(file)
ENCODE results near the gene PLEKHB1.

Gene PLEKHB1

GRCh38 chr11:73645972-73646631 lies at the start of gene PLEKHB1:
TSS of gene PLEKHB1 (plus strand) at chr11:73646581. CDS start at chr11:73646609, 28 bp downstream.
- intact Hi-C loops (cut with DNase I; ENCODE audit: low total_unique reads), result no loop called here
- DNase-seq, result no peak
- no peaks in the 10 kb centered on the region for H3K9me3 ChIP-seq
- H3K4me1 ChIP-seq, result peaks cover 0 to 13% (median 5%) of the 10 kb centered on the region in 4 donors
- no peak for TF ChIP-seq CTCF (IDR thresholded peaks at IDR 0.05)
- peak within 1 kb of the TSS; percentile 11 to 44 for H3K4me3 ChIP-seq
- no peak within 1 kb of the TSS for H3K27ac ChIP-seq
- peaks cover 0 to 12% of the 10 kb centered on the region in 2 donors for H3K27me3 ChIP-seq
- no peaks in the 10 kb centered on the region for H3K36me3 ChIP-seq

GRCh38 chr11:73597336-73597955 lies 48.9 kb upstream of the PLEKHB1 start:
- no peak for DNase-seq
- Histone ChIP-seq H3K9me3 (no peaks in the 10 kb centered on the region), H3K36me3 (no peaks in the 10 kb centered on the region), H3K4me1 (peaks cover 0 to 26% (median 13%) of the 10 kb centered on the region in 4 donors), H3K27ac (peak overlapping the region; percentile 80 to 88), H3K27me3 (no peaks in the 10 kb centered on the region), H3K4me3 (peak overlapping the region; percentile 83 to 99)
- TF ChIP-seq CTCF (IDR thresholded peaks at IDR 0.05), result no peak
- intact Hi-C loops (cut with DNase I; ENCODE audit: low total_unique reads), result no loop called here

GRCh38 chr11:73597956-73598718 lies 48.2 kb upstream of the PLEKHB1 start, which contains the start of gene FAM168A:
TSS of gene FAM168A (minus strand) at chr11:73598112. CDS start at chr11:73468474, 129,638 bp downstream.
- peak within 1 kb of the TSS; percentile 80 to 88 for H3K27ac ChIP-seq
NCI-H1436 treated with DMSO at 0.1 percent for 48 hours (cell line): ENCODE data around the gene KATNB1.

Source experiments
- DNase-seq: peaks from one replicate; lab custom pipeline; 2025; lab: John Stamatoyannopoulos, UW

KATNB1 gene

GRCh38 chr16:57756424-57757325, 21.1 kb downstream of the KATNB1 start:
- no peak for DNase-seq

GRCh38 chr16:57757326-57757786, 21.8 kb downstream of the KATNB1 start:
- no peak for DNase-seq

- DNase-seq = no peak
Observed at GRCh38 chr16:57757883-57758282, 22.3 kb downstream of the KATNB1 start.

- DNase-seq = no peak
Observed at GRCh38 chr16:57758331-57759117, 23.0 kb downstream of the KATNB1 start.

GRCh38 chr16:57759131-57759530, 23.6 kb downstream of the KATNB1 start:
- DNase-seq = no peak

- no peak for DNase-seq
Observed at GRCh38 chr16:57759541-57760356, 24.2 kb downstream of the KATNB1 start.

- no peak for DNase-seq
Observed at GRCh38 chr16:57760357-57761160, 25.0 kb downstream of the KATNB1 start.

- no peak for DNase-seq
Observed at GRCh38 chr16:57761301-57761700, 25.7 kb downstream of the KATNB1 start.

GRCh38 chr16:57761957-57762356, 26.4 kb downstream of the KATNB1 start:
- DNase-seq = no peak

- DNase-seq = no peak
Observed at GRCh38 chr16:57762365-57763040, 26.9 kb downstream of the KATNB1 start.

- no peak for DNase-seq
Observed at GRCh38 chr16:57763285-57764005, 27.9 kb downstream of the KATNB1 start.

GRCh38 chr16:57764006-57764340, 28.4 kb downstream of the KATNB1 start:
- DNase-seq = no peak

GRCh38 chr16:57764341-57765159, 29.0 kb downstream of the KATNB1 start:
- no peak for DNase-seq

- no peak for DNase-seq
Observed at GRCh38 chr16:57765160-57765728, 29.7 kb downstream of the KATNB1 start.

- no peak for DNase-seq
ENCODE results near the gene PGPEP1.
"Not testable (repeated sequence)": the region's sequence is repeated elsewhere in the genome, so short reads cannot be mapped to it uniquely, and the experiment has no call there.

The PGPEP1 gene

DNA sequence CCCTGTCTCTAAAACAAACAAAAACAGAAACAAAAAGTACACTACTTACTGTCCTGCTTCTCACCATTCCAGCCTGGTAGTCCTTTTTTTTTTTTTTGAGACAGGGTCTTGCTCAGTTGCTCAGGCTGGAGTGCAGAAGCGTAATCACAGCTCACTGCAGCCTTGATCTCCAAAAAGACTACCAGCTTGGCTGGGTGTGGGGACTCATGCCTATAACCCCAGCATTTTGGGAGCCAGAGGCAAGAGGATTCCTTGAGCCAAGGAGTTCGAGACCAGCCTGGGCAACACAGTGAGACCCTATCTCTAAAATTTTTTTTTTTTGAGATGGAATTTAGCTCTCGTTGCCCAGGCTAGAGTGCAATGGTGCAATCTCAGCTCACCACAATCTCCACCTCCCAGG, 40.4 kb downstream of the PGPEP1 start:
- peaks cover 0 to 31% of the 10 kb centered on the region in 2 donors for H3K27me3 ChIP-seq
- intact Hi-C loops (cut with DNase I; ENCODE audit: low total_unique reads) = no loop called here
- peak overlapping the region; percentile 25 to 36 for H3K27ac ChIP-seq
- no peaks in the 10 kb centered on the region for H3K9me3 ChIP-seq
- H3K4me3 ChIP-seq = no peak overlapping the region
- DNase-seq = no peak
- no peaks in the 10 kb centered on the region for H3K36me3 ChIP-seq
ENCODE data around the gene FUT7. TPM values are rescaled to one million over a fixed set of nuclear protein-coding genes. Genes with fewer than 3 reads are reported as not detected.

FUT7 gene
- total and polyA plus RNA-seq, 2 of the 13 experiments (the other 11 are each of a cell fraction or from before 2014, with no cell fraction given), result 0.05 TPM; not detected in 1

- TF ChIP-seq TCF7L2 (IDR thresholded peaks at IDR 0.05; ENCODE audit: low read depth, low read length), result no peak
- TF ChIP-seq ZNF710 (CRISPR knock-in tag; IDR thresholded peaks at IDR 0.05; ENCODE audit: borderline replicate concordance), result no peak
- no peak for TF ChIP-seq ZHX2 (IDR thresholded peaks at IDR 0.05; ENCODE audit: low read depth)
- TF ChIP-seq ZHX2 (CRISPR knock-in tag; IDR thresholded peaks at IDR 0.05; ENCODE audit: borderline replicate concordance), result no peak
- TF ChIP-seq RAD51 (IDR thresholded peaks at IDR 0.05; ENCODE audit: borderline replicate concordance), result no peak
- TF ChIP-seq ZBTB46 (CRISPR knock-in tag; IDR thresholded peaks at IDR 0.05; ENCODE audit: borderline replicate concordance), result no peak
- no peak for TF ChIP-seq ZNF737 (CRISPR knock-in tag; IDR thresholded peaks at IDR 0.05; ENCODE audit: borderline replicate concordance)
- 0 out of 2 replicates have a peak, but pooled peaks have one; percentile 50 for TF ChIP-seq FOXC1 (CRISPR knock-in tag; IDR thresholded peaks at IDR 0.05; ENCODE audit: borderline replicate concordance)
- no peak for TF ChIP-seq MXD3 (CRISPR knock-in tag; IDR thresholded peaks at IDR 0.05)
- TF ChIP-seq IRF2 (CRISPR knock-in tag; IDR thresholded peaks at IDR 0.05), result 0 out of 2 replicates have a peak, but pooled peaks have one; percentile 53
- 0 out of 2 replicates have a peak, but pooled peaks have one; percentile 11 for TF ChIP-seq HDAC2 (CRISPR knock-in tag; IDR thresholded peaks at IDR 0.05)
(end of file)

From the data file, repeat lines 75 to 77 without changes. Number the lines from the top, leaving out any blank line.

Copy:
- no peak for TF ChIP-seq ZNF737 (CRISPR knock-in tag; IDR thresholded peaks at IDR 0.05; ENCODE audit: borderline replicate concordance)
- 0 out of 2 replicates have a peak, but pooled peaks have one; percentile 50 for TF ChIP-seq FOXC1 (CRISPR knock-in tag; IDR thresholded peaks at IDR 0.05; ENCODE audit: borderline replicate concordance)
- no peak for TF ChIP-seq MXD3 (CRISPR knock-in tag; IDR thresholded peaks at IDR 0.05)